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J Manag Care Pharm. 2005 Oct;11(8):657-62.

Antibiotic use in children who have asthma: results of retrospective database analysis.

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  • 1Medical College of Georgia, 1120 15th St., Augusta, GA 30912, USA.



Inappropriate antibiotic use is a well-recognized public health problem because of its association with the emergence of resistant bacteria. It also is a source of unnecessary health care costs and of potentially severe adverse drug reactions. Although there are no evidence-based indications for the use of antibiotics in the treatment of asthma in the absence of comorbid bacterial conditions, physicians might feel more pressure to prescribe them to children with this common chronic disease. The objectives of this study were to (a) determine if antimicrobial prescription utilization rates are higher for pediatric patients with asthma than a matched comparison group and (b) identify common variables (gender and age) that might explain higher antibiotic utilization rates in children.


Using administrative claims data, we conducted a retrospective cohort study of children with asthma (age range 5 to 18 years) who were members of a large health plan from January 1, 2000, to December 31, 2002, in the southeastern United States. A comparison group was created that was matched according to age, sex, regional codes, and insurance product line. International Classification of Diseases, Ninth Revision, Clinical Modification (ICD-9-CM) codes were used to identify asthmatic patients (493.xx), as well as to link antibiotic prescriptions to diagnosis codes from claims for medical office visits.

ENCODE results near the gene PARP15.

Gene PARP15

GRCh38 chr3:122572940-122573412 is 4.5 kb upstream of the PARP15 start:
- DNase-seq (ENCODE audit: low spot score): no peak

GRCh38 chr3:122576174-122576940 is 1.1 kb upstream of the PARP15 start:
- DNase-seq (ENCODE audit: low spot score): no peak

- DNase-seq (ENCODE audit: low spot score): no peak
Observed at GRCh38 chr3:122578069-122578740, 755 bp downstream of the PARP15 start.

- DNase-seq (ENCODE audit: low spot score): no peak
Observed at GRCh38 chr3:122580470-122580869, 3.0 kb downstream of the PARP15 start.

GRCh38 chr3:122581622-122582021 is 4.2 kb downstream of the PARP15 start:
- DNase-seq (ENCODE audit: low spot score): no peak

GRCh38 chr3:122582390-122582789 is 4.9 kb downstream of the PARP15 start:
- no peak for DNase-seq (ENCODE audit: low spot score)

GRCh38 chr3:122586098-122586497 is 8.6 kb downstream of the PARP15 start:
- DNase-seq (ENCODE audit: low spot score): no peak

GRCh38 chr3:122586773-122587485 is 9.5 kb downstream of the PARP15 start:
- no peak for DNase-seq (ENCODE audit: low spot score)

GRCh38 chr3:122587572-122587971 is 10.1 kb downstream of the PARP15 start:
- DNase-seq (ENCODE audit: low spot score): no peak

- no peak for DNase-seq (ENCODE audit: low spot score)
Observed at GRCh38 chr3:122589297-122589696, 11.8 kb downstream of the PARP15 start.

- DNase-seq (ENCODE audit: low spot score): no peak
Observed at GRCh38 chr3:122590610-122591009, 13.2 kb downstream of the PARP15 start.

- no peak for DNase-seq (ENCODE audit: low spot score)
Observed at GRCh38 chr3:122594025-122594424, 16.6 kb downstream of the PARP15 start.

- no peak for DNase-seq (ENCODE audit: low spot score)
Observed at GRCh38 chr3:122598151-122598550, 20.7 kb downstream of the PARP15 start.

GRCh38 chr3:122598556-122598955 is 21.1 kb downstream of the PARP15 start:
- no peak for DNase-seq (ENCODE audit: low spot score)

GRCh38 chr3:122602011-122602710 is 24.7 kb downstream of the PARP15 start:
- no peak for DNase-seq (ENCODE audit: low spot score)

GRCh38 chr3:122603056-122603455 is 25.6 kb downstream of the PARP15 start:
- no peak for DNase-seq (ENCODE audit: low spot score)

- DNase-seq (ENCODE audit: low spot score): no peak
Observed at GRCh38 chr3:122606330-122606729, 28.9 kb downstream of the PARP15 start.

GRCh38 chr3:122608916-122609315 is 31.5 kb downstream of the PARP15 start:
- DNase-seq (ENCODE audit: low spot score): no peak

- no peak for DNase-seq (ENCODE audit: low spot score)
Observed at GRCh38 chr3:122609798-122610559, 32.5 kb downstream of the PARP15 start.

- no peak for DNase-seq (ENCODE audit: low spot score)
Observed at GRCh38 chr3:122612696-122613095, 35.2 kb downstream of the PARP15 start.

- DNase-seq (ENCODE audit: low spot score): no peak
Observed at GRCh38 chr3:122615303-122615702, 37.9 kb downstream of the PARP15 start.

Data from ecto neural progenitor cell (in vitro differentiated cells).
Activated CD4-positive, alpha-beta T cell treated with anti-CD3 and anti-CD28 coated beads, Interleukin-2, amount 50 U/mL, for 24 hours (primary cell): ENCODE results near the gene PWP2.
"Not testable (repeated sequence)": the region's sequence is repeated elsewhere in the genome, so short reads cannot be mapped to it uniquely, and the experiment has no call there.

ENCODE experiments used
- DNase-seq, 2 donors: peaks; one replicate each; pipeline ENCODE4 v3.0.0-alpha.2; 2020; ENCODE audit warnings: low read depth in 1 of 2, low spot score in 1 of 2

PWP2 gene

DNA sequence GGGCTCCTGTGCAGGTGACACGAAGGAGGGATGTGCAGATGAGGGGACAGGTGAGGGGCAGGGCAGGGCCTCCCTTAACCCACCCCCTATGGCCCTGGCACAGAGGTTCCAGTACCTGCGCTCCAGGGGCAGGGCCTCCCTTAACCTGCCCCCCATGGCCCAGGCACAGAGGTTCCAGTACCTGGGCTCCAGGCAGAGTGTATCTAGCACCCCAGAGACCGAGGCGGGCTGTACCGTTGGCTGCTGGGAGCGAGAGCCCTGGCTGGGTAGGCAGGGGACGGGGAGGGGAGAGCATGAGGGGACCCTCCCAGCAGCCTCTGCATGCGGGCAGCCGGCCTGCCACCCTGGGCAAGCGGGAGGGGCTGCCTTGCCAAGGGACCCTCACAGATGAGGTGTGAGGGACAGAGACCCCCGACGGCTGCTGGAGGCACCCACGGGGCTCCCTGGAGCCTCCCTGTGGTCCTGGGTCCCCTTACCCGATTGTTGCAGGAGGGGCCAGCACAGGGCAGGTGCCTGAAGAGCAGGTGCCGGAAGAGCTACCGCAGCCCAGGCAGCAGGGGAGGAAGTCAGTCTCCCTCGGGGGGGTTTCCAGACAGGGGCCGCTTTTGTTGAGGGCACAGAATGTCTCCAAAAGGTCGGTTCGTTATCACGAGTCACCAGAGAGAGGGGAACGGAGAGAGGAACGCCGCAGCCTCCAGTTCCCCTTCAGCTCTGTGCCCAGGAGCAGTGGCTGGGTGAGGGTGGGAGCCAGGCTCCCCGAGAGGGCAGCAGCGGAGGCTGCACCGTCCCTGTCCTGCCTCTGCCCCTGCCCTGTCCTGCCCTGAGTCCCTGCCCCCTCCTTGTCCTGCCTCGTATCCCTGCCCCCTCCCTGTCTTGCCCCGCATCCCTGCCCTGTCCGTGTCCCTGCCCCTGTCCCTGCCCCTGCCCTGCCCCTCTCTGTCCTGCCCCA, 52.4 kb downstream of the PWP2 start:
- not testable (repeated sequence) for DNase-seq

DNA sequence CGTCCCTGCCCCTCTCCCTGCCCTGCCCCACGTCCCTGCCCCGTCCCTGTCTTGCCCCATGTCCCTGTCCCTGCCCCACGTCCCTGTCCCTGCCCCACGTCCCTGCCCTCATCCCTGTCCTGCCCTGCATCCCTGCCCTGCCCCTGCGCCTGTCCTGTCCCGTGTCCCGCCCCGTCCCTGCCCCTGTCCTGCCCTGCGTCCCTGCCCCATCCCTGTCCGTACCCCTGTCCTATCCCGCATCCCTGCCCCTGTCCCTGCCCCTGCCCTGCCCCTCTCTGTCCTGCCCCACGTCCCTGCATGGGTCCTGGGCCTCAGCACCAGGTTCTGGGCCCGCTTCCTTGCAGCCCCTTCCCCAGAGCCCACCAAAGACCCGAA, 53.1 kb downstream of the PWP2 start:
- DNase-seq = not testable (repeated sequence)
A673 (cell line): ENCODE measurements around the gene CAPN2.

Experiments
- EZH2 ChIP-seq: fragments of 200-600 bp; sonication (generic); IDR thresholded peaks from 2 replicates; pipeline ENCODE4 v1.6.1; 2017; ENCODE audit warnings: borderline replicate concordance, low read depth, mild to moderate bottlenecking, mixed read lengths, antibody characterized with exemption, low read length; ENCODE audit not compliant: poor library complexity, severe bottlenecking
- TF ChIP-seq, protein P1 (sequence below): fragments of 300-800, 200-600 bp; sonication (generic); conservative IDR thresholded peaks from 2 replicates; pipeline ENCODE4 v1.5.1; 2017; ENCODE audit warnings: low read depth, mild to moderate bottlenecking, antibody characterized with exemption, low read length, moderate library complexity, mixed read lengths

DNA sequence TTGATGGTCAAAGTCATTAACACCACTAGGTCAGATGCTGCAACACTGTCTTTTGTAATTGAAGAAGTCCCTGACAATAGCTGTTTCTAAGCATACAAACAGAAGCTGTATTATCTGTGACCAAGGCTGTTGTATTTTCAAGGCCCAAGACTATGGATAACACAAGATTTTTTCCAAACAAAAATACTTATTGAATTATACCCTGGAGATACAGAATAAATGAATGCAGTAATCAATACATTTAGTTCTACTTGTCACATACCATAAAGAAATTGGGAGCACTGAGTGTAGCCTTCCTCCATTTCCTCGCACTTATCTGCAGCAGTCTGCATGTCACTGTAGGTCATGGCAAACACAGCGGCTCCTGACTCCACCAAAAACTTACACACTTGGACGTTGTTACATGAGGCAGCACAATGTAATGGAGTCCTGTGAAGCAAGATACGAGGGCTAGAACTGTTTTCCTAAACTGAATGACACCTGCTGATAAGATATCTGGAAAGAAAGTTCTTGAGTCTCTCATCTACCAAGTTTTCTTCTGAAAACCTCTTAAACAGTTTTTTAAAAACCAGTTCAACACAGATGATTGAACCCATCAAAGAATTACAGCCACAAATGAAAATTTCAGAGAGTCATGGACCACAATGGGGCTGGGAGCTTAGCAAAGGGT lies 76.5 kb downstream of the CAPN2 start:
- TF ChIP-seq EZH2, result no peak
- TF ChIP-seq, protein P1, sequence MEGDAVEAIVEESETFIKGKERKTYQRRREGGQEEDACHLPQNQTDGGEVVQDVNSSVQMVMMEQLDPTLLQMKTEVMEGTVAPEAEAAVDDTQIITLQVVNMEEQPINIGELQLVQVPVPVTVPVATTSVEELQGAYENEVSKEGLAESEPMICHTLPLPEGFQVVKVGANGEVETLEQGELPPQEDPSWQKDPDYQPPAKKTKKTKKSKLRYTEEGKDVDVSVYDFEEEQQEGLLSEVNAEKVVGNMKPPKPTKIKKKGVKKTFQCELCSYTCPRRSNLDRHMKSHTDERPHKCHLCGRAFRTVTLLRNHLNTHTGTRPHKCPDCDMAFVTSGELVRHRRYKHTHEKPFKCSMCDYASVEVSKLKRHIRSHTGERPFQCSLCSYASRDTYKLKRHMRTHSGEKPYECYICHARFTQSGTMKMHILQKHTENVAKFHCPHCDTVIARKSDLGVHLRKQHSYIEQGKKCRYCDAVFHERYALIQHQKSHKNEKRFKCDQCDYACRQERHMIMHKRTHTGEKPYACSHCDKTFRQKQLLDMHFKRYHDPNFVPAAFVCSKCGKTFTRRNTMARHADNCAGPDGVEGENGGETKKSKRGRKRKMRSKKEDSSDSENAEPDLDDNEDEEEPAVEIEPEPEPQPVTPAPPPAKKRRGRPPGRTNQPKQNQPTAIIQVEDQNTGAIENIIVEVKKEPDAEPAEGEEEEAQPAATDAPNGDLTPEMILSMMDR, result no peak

Asthmatics consistently received significantly more services, including a mean of 1.74 (SD 1.82) antibiotics per patient per year (PPPY) compared with a mean of 0.96 (SD 1.32) antibiotics PPPY for nonasthmatics (t=25.71, P <0.001). Asthmatics received antibiotics more often for all diagnoses. The more frequent receipt of antibiotics was true for conditions related to the respiratory tract (e.g., upper respiratory infection and bronchitis) as well as for conditions unrelated to the respiratory tract (e.g., urinary tract infection and acne). A diagnosis of asthma significantly increased the likelihood of a prescribed antibiotic by 26% to 86%.


This study demonstrated that pediatric asthmatic patients received significantly more antibiotic prescriptions than nonasthmatics for conditions caused by bacteria as well as for conditions more likely to be viral in origin. In this era of concern about the widespread use of antibiotics and consequent antimicrobial resistance, further research needs to be conducted concerning the appropriateness of antibiotics in the treatment of asthma. Studies on the appropriate use of antibiotics in asthma could help reduce the overall use of antibiotics in children.

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